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Original research
Exploring challenges to nutrition intervention adherence using COM-B model among patients with wet age-related macular degeneration: a qualitative study
  1. Wei Bian1,2,
  2. Zonghua Wang1,
  3. Junli Wan2,
  4. Feng Zhang2,
  5. Xuemei Wu2,
  6. Xin Li2,
  7. Yu Luo1
  1. 1School of Nursing, Third Military Medical University/Army Medical University, Chongqing, China
  2. 2Southwest Eye Hospital, Third Military Medical University/Army Medical University, Chongqing, China
  1. Correspondence to Dr Yu Luo; luoyuhlgl{at}


Objectives To explore challenges to nutrition intervention adherence using the Capability, Opportunity and Motivation-Behaviour (COM-B) model among wet age-related macular degeneration (AMD) patients. These factors should be considered in the development of potential support and intervention programmes to address these problems.

Design A qualitative study was conducted with one-to-one and face-to-face interviews with wet AMD patients using a semi-structured question guide. Data were analysed based on COM-B model: capability (physical and psychological), opportunity (physical and social) and motivation (reflective and automatic).

Setting Southwest Hospital of Chongqing Province in China.

Participants A convenient and purposive sample of 24 wet AMD patients were recruited.

Results The themes and subthemes were identified: psychological capability: (1) insufficient knowledge of nutrition; (2) misconceptions about the disease and treatment; (3) knowledge conflict; physical capability: (1) physical restriction; (2) limited access to nutrition knowledge; physical opportunity: (1) communication between providers and patients; (2) health insurance and extra charges; (3) food environment; social opportunity: (1) stigma of disease; (2) family influence; reflective motivation: (1) self-efficacy; (2) attitude; (3) outcome expectancies; (4) lack of professional support; automatic motivation: (1) difficulties in changing eating habits; (2) mindset.

Conclusion Medical staff should pay much attention to the process of patients’ nutrition intervention. In addition, it is also necessary to develop professional and internet-based intervention to modify the dietary behaviour and improve the management skills of the patients.

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Data availability statement

All data relevant to the study are included in the article.

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Strengths and limitations of this study

  • The qualitative design was used to obtain patient-oriented understanding of the nutritional challenges and to exploit the potential support or programme in solving these problems among wet age-related macular degeneration (AMD).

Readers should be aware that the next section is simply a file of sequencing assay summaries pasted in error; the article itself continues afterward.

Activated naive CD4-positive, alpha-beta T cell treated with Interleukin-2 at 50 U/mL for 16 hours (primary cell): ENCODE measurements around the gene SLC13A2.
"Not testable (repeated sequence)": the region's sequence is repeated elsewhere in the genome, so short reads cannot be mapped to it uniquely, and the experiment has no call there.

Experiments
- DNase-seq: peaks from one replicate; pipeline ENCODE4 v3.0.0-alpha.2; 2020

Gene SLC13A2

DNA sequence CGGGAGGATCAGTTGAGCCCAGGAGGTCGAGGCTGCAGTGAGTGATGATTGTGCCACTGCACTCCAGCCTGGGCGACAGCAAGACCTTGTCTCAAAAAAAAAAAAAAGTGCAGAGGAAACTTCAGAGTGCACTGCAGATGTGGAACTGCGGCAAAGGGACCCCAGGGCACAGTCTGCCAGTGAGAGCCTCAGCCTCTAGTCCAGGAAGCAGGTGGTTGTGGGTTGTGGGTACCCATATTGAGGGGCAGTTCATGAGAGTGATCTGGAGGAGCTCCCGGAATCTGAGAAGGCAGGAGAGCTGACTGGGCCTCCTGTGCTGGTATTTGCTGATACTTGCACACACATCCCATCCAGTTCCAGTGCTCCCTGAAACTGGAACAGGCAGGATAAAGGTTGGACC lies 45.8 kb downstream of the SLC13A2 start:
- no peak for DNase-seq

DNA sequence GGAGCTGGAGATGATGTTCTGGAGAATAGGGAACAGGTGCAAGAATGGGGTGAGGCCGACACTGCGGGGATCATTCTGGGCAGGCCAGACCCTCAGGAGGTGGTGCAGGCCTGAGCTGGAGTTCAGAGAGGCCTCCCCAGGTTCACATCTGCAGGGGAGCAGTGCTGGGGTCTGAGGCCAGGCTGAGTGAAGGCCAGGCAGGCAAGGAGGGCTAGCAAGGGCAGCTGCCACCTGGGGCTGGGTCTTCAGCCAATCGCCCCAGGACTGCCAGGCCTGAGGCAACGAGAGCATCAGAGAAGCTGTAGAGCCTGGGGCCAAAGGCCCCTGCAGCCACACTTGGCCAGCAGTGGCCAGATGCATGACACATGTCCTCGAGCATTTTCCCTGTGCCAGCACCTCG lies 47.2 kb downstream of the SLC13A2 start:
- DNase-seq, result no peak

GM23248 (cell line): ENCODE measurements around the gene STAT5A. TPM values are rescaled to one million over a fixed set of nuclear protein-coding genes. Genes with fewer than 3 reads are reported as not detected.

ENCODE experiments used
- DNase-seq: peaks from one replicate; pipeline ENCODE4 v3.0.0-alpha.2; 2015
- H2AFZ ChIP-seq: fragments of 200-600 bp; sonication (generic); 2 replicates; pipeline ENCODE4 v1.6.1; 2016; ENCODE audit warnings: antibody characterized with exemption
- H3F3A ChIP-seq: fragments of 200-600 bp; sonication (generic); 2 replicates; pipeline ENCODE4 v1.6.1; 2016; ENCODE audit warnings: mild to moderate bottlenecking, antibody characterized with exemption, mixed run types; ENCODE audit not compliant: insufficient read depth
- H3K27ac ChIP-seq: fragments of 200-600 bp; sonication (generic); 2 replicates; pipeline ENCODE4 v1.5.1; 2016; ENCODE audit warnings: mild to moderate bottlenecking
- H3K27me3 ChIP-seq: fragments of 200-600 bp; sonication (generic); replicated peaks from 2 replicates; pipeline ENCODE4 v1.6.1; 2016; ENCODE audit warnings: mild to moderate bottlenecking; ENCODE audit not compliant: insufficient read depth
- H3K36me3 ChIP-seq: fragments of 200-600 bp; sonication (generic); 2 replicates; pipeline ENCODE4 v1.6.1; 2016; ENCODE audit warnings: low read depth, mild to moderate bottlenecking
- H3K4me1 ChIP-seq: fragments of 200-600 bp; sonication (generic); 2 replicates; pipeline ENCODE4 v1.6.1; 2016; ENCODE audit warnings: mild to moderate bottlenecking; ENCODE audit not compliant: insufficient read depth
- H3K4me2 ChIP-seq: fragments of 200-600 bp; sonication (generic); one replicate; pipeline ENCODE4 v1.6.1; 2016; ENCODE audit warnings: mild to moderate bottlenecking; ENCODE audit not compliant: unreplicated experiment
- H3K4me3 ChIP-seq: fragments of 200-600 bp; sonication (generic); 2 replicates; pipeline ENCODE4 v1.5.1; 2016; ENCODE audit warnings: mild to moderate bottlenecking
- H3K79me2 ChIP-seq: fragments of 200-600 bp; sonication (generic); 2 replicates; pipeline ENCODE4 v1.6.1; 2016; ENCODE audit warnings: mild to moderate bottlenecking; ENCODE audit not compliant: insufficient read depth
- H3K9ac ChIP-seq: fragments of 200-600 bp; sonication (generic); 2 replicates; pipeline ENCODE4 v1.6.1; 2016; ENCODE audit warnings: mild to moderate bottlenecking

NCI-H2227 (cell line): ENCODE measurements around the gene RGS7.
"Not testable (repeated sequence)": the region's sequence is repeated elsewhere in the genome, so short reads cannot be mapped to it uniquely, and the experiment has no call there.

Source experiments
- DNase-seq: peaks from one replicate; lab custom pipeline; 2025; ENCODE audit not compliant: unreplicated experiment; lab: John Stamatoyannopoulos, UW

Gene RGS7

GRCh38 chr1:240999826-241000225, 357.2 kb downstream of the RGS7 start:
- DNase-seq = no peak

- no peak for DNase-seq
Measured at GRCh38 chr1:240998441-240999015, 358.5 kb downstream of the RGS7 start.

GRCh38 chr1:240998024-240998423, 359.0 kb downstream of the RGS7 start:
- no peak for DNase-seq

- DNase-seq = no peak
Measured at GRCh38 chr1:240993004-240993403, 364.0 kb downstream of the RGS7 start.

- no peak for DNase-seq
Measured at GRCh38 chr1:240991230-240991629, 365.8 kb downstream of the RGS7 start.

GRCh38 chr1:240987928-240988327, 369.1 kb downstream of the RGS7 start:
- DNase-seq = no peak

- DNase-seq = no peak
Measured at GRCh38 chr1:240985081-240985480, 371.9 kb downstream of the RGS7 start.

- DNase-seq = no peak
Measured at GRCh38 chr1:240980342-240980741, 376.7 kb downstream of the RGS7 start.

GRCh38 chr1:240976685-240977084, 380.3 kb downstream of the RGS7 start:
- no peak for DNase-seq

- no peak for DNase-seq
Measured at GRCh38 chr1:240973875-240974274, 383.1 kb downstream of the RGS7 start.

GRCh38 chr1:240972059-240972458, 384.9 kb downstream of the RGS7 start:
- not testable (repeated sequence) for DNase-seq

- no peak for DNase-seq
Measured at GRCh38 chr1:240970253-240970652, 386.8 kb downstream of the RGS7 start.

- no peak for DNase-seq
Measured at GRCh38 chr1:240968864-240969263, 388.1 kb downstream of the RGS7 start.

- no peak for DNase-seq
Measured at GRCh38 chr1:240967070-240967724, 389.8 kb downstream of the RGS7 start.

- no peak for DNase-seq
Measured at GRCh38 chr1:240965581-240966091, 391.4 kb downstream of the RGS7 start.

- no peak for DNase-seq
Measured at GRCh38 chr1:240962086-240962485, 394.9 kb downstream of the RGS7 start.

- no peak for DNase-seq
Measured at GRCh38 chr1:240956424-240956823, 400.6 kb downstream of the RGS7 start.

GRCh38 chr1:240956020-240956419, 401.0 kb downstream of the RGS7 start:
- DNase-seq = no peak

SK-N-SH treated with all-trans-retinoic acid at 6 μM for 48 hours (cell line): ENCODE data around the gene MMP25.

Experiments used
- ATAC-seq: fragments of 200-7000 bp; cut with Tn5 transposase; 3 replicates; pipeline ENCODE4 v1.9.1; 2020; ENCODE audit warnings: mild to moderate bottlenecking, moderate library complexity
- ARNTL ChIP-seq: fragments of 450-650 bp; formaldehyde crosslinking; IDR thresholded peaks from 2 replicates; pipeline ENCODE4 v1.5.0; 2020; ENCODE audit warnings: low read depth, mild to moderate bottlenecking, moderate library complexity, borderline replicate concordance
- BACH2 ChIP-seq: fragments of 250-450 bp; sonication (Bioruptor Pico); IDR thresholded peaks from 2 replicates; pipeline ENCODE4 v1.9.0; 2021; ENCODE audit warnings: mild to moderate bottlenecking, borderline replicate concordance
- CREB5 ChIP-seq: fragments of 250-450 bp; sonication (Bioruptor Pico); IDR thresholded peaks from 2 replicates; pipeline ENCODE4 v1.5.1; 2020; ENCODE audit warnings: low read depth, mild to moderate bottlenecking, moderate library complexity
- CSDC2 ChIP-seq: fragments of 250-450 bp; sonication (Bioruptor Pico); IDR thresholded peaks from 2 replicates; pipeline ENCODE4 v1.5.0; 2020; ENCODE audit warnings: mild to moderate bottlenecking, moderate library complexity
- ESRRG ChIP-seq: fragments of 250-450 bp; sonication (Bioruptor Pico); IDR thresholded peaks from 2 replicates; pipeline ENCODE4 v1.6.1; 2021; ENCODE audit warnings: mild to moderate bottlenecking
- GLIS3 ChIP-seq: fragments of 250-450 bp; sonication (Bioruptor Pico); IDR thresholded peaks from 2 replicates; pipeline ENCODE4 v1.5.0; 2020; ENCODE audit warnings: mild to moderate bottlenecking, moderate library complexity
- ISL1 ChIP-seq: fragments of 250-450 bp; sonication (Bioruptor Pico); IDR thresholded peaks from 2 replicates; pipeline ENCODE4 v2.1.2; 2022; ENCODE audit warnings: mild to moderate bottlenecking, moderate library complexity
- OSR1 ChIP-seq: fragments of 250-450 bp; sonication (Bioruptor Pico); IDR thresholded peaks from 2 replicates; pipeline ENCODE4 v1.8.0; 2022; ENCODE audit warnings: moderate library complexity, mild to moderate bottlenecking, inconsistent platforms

• The study highlighted the importance of promoting dietary behaviours and improving dietary management skills of the patients.

  • The sample was non-generalisation for all the areas in China, and dry AMD cases should be included in the future.

Age-related macular degeneration (AMD) is a chronic eye disease that affects the central area of the retina and causes blindness in both developed and low-income and middle-income countries. Among the Chinese population, the prevalence of AMD in individuals older than 50 years is 5.6%; as the population ages, this number will increase.1 AMD affects the patients’ daily life functions such as reading and walking, which may lead to anxiety, depression and social dysfunction, thus seriously decreasing their quality of life.2 3 Late AMD can be classified into wet (neovascular) and dry (atrophic) forms. The wet form accounts for approximately 90% of AMD cases with severe vision loss.4 Although intravitreal injection of antivascular endothelial growth factor as the main treatment can prevent or slow down the progression of wet AMD,5 6 65% of wet AMD patients reported that they did not achieve significant improvement in visual acuity after the treatment.7 Recently, antioxidant supplementation has been reported to prevent and slow down the development of AMD.8 9 In the Age-Related Eye Disease Study 2, 25% of AMD patients in the moderate stage took antioxidant vitamins (eg, vitamin C, vitamin E), lutein, zeaxanthin and high doses of zinc and copper. They showed a reduction in progression to more advanced AMD within 5 years.10 Subsequently, a large number of guidelines suggested that antioxidant vitamins and mineral supplements should be administered to AMD patients in the middle or late stage.11–14 Furthermore, dietary modification has been presented as one of the few means that can prevent AMD development and slow down its progression.15 16 For example, the Mediterranean diet, a typical diet in many European countries, mainly consists of cereals, grains, vegetables, beans, fruits and nuts; moderate amounts of fish, cheese, olive oil and wine; and little red meat.17 Greater adherence to the Mediterranean diet is associated with slower progression of AMD.18 It was also reported that a diet abundant in green vegetables, fish and omega-3-rich oil and supplemented by physical exercise is beneficial for patients with AMD, as it might delay disease progression and help retain better visual function.19 Regardless of their disease severity, AMD patients should be provided with dietary advice to increase their consumption of dark-green leafy vegetables, follow a low-glycaemic index diet and consume fish at least two times a week.16 20 Therefore, nutrition intervention, including dietary modification and antioxidant supplementation, has become a key modifiable factor to reduce the incidence of AMD and the most available method to preventatively treat the disease.21 22